Before this year, the prevailing market interest rate had never fallen below 3.3% on a 30-year fixed-rate mortgage, but this year, in so many ways, is unlike any other. Over the last nine months, interest rates not only fell below the previous record low, they also kept falling under 3% and have remained that way for months.
The fact that interest rates have remained that low for months has fueled an extreme and lengthy refinance boom in the mortgage business. But just how long is that boom going to last?
According to new analysis from economists at Fannie Mae, it looks like the boom could continue well into next year. Fannie Mae’s economists expect refinance volume to hit $2.6 trillion this year. That figure alone is more than the entire mortgage market in some years over the last decade.
As for what’s going to happen going forward, Fannie Mae’s economists expect refinance activity to “remain strong” into next year thanks to a “continued low rate environment.”
Fannie Mae now expects there to be $1.1 trillion in refinance activity next year, well below this year, but well above most years in recent memory.
Why is that? Well, Fannie Mae expects interest rates to stay below 3% for all of next year. And according to Fannie Mae’s review of the market, there are still quite a few people who could benefit from refinancing.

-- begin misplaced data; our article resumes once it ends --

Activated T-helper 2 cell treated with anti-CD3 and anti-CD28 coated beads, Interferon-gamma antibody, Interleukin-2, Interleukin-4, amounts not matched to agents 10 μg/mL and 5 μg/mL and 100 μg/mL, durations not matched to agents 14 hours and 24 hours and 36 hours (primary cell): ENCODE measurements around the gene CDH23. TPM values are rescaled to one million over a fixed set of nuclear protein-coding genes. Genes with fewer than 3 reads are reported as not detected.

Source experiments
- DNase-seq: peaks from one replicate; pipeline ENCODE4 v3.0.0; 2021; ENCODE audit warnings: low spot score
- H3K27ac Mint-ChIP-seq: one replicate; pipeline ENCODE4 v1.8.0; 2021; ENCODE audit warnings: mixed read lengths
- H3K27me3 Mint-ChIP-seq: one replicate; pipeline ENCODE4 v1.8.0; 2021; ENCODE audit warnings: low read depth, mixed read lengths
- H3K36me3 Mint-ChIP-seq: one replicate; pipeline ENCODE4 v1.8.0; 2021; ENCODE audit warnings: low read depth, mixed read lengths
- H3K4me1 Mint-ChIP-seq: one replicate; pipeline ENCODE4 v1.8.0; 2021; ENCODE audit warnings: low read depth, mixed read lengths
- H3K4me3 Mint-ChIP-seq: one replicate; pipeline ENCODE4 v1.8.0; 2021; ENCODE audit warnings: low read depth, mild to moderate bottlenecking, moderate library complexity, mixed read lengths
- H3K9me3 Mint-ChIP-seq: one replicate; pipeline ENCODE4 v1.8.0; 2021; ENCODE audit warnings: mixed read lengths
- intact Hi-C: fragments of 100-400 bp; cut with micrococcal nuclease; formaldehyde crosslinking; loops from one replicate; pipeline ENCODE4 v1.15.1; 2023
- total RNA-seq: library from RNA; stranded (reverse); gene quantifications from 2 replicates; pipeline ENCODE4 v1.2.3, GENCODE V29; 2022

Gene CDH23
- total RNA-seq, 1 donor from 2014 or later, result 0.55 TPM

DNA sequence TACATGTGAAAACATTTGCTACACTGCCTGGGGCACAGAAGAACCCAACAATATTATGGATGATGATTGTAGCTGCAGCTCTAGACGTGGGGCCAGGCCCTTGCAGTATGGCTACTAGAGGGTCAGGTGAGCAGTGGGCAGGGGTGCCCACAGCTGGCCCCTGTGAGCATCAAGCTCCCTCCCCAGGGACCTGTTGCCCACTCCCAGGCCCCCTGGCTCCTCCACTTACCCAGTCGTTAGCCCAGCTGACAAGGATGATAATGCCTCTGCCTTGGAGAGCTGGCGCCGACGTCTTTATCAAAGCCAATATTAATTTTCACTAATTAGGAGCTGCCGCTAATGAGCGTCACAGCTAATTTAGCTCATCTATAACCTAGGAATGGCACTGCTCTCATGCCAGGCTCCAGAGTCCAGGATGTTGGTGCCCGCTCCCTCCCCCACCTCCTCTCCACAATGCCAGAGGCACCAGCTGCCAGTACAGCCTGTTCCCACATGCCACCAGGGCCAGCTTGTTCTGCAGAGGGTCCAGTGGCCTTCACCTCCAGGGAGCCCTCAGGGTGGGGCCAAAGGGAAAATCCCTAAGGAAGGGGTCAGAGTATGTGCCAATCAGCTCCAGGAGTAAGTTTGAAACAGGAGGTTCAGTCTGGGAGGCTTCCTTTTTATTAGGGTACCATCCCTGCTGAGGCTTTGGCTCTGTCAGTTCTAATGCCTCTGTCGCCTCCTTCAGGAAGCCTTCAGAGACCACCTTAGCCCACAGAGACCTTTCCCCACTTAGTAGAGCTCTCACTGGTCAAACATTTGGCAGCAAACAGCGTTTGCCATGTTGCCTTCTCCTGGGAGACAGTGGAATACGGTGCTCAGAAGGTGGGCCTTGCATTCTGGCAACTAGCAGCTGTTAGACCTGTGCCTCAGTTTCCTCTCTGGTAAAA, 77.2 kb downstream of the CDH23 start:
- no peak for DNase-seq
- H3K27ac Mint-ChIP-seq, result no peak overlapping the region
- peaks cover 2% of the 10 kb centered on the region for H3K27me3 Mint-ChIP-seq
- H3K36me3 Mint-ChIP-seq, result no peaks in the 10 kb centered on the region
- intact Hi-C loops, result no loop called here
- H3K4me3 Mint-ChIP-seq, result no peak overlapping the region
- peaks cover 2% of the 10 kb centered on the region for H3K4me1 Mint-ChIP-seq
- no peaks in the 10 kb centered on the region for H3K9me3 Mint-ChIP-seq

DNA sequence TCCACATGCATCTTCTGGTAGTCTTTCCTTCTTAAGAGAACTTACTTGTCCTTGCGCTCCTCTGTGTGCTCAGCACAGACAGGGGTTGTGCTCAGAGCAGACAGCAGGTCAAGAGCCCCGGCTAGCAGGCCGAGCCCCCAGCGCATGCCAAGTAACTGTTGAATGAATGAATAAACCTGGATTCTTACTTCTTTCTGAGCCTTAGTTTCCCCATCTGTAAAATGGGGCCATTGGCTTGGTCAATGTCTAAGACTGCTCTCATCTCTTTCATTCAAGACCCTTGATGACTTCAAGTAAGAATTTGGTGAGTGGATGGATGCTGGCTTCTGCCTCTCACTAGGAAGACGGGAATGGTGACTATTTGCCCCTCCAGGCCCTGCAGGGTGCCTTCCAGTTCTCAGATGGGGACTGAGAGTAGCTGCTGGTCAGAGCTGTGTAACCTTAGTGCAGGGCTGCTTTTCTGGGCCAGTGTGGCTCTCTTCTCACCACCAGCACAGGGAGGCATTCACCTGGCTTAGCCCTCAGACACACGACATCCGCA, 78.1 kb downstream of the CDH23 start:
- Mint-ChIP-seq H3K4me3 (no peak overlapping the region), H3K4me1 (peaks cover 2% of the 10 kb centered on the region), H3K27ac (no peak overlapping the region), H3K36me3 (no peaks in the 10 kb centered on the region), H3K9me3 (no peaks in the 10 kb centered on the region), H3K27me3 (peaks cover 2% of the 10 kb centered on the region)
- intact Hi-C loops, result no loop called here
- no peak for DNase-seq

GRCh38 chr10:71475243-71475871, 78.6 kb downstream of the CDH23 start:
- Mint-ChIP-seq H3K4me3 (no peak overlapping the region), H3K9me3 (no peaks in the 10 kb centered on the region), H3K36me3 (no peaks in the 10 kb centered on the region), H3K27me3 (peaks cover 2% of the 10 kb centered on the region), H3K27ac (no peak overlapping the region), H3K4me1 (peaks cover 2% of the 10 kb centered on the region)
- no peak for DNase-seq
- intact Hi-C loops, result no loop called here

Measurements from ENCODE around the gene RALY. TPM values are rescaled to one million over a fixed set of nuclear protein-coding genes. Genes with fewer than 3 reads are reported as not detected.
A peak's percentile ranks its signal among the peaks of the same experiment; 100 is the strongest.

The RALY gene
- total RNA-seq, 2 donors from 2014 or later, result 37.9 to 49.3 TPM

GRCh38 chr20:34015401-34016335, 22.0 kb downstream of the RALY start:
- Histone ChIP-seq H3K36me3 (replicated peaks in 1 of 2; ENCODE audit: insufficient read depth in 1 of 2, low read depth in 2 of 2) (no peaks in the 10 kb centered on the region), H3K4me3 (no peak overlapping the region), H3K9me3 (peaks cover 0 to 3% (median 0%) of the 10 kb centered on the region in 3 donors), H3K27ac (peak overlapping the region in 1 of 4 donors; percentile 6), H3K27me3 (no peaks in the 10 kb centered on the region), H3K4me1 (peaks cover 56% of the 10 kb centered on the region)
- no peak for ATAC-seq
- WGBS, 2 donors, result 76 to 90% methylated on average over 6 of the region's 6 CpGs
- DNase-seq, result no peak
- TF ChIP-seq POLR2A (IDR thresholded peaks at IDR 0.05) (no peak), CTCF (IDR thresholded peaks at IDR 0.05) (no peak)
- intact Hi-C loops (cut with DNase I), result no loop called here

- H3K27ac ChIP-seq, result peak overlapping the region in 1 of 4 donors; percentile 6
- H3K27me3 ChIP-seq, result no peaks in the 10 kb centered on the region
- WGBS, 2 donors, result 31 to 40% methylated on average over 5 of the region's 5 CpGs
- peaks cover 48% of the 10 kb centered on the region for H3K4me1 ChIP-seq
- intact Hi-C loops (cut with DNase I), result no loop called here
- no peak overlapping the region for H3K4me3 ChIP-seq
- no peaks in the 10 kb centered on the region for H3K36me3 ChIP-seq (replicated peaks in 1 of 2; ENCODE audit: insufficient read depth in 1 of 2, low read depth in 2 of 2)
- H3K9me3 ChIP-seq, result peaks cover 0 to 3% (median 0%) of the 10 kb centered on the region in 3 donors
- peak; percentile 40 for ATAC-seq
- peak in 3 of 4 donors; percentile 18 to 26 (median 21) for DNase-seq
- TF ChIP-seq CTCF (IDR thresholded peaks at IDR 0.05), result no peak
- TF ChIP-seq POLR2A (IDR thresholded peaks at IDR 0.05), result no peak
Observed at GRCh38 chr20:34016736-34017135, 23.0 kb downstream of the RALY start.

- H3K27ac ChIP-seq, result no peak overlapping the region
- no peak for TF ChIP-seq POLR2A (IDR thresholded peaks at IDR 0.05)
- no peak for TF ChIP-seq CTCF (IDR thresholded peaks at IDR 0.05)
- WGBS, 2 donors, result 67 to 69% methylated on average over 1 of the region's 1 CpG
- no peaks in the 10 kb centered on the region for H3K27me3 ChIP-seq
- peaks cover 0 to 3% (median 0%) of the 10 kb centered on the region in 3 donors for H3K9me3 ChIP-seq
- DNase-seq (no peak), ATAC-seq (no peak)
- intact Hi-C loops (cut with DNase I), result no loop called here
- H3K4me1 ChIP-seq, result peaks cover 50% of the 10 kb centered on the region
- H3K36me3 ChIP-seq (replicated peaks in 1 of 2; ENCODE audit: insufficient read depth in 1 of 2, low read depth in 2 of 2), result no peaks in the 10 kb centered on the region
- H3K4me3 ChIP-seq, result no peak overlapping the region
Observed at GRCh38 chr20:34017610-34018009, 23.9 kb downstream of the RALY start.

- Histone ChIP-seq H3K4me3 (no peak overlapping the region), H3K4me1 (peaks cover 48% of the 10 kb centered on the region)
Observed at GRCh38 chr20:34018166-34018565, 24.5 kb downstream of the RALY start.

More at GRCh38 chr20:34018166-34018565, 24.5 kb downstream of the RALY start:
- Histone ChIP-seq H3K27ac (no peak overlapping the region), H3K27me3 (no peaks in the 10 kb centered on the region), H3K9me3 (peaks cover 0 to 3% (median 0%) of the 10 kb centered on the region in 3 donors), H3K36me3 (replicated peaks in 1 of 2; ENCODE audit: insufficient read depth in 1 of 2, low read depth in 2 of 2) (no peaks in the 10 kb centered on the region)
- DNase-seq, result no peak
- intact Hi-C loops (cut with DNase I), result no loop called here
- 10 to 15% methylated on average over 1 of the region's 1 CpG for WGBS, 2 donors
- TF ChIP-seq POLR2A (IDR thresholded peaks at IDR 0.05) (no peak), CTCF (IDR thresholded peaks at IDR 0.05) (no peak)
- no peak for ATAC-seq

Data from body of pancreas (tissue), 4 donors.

As Fannie Mae’s economists estimate, with the current prevailing market interest rate at 2.78%, approximately 65% of all outstanding first-lien loan balances could decrease their current interest rate by at least 0.5%.
And speaking of mortgage rates, Fannie Mae doesn’t expect rates to fall much lower than they are right now, based on market indicators.
“We expect current mortgage rates to be close to troughing, however. No further declines are forecast in the coming months, especially with the 10-year Treasury yield on the rise,” Fannie Mae’s economists write.
“After the election, the 10-year yield grew steadily, increasing nearly 20 basis points in under a week to its current level of 0.96%,” they continued. “The primary spread (30-year mortgage rate minus the 10-year Treasury yield) fell below 200 basis points at the end of October for the first time in eight months, and we expect further spread compression as mortgage rates stay steady and the 10-year continues to rise.”
If that happens, rates will likely remain low into next year and that means people could be refinancing throughout 2021 too.